What are the latest real estate trends?
In terms of trends, you could look at real estate as a buyer's market right now. Totaro said there are more sellers needing to sell, though whether it makes sense to do so can depend on where you live and the type of property you own.
"Will things get worse and I better sell now or should I wait a year to sell? That's the question every seller wants answered," Totaro said.
The Mortgage Bankers Association's July 15 update found that mortgage applications increased 5.1 percent from the week before. That's on a seasonally adjusted basis; on an unadjusted basis, mortgage applications were up 16 percent week over week.
The survey suggested that this trend is due largely to the continuing downward slide in mortgage rates. Though it could also be attributed to being the middle of the peak summer buying season.
Traditionally, late summer is considered a prime time to scoop up bargains as sellers try to unload homes and complete their moves before the start of the school year. Though whether that holds true for this year may hinge on how states handle school reopening plans amid COVID-19 concerns.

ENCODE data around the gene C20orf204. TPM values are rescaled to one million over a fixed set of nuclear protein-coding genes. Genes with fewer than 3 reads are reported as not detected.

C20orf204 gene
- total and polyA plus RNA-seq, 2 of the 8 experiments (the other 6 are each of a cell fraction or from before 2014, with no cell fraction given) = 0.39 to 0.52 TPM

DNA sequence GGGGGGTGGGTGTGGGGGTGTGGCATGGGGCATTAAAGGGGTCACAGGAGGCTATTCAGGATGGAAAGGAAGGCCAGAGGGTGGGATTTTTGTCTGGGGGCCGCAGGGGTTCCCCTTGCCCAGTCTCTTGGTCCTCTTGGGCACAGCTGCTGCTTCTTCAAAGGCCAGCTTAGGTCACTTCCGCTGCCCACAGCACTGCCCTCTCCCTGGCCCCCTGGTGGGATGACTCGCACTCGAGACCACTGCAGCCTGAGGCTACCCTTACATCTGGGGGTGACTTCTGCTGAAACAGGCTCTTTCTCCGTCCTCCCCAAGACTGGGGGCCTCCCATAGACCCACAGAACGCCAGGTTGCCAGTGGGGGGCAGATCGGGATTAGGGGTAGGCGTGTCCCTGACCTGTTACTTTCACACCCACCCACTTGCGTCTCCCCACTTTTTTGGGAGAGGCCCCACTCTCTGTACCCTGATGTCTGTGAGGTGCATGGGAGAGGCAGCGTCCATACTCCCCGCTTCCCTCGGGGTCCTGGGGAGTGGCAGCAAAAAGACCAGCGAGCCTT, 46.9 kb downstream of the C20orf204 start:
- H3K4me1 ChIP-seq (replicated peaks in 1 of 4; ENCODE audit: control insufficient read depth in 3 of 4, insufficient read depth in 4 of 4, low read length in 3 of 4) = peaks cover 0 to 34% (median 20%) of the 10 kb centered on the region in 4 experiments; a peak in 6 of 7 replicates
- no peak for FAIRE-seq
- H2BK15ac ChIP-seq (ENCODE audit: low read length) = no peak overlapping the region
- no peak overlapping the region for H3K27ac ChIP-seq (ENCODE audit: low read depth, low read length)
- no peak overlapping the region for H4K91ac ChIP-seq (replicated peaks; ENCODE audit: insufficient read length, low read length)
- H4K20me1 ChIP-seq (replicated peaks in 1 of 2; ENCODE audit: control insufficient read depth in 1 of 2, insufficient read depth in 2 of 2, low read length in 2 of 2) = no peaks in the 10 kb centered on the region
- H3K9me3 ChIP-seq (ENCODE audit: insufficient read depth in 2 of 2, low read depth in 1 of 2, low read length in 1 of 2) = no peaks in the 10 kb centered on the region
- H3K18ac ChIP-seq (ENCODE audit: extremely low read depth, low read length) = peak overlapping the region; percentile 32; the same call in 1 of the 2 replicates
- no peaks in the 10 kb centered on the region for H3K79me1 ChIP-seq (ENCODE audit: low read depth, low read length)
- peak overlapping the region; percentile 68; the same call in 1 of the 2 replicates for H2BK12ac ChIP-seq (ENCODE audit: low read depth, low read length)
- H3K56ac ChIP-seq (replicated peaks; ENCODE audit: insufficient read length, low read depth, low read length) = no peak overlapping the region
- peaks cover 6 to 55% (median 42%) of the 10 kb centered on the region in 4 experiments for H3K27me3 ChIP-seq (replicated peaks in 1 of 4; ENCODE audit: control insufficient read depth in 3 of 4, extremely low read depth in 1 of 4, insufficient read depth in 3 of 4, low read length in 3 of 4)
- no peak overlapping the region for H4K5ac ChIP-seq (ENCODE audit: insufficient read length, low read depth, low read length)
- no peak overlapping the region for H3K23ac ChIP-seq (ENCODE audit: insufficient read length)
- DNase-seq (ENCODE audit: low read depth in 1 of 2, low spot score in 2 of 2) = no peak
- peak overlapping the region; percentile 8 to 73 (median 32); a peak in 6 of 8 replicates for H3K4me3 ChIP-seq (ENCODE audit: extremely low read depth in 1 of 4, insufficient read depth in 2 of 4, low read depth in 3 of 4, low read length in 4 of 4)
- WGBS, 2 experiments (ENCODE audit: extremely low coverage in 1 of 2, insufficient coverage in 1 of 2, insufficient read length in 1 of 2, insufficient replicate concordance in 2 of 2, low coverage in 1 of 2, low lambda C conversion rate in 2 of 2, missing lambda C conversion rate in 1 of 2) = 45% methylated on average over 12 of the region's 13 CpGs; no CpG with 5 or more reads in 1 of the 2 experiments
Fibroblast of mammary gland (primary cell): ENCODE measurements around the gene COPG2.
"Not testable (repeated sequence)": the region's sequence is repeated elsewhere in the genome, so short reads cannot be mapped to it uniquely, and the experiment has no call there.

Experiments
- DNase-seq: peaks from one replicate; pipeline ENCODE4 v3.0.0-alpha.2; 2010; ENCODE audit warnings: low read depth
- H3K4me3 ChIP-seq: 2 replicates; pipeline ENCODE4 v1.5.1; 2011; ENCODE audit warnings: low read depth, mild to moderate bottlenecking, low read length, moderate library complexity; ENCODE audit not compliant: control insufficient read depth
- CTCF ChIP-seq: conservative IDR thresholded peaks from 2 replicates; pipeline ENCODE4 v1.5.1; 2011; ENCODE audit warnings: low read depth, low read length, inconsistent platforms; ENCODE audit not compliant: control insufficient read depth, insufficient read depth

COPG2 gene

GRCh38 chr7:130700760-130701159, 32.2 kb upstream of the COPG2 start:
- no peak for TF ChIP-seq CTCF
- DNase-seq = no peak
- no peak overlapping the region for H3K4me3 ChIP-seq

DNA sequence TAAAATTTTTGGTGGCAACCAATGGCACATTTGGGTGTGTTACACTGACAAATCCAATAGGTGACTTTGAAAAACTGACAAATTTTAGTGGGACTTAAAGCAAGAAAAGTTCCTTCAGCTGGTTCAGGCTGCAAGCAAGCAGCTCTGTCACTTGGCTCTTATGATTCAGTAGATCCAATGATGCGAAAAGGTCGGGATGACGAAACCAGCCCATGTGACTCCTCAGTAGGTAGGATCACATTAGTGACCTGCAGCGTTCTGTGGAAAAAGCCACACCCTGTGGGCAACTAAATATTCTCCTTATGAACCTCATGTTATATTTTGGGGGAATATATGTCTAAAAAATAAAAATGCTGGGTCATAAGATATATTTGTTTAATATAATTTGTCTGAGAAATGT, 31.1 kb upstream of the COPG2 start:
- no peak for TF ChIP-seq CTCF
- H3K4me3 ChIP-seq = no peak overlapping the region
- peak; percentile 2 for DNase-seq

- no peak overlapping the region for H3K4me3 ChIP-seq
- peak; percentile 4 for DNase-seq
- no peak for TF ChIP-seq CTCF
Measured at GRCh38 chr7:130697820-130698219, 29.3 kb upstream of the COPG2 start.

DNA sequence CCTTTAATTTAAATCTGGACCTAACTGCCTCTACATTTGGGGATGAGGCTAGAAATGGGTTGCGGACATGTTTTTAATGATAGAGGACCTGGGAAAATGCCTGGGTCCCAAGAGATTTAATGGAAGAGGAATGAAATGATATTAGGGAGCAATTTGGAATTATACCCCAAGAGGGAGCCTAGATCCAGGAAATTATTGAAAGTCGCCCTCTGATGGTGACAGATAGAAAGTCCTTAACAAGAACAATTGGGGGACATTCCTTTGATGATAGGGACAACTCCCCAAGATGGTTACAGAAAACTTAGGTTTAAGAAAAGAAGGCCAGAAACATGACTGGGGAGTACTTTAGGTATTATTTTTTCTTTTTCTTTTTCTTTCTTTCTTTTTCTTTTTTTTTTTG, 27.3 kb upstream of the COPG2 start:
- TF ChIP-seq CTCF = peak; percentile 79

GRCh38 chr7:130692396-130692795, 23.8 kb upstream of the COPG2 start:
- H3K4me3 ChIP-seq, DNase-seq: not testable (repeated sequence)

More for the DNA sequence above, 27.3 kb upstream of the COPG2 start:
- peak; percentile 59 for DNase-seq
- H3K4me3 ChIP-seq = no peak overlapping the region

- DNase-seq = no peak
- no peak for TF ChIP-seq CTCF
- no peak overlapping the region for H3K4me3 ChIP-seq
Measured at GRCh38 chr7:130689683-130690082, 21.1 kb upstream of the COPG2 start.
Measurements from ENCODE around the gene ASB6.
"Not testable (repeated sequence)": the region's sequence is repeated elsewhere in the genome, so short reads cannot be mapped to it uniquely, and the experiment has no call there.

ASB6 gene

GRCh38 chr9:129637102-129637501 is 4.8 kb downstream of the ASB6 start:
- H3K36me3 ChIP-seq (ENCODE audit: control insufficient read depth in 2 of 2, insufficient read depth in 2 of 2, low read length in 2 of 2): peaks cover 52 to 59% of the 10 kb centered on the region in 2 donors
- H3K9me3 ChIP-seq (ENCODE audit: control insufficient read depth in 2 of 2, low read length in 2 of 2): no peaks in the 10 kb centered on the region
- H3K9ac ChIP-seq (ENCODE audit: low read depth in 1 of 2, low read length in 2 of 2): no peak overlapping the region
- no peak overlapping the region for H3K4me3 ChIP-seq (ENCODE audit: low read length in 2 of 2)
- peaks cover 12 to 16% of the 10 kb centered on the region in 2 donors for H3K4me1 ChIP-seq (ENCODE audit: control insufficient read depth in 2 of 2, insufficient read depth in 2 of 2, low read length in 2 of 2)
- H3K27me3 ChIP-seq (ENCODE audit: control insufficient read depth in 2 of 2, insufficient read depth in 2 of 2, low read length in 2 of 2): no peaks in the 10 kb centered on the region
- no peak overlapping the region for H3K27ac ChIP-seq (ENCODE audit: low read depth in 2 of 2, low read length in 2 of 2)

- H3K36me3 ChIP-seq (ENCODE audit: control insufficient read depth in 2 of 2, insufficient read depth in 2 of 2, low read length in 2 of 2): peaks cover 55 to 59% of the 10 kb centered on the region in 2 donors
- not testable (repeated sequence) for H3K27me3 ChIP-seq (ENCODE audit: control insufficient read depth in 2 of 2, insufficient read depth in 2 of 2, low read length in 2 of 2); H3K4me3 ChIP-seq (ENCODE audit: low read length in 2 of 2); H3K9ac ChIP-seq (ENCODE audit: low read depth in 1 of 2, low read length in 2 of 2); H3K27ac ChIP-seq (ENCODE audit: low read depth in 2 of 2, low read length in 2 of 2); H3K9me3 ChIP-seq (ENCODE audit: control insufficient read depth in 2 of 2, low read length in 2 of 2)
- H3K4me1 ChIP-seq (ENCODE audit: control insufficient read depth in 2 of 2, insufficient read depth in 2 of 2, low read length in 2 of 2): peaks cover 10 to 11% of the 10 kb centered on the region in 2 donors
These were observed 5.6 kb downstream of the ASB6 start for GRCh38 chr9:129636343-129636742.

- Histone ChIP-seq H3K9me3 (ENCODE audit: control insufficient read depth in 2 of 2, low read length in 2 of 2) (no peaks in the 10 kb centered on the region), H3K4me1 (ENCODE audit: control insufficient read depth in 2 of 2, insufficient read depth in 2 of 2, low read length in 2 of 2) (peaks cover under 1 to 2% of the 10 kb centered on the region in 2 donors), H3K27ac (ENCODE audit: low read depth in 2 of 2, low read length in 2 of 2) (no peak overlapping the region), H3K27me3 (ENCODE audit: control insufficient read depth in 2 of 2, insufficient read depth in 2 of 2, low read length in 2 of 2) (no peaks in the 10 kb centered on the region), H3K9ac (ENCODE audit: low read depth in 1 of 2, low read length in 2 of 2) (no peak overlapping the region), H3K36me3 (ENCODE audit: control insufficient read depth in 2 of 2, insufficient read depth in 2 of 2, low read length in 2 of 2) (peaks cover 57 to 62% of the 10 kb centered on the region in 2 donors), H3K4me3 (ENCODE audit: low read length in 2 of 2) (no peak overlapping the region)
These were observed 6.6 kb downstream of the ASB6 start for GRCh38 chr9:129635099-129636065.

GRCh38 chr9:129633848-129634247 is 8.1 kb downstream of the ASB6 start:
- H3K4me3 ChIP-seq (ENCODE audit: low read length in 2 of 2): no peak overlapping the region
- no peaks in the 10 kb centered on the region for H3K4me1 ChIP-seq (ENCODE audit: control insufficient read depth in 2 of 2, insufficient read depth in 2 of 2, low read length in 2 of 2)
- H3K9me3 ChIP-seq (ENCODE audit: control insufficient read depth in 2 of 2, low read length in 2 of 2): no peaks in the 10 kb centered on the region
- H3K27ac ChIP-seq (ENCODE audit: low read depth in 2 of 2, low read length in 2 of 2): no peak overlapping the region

If you haven't compared mortgage rates yet, now could be a good time to see what lenders are putting on the table. With Credible, it's easy to compare rates and get pre-approved online.
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The process of shopping and closing on a home may be different
If you're venturing into the real estate market, either as a home buyer or seller, be prepared for things to look a little different.
Totaro said that in his home area of Manhattan, buyers are touring properties without their agents because only the seller's agent can be present. Showings have become more spaced out and public open houses have become less common. If you want to view a property in-person, you may need to be prepared to wear a mask and/or gloves, submit a financial statement, sign off on a COVID liability release and sign documents stating that you have no symptoms.
One alternative for both buyers and sellers is the use of virtual tours to show homes. These can eliminate the need to see a home in-person if you're concerned about the virus. Though if you're committed to buying, seeing the home with your own eyes is still something you may want to plan for before closing.
In terms of closings, there may be limits on the number of people who are allowed to attend and/or mask requirements. Digital closings offer a work-around, though you'd need to check first to see if your closing attorney has adopted them.
While COVID-19 is unpredictable, what you can count on is that buying a home is no longer business as usual. The more prepared you are, the better and that begins with comparing mortgage rates online and using an online mortgage calculator to estimate your monthly payments.
If you're still unsure whether to buy or sell a home during the coronavirus pandemic, visit Credible today to connect with experienced loan officers and get your mortgage questions answered.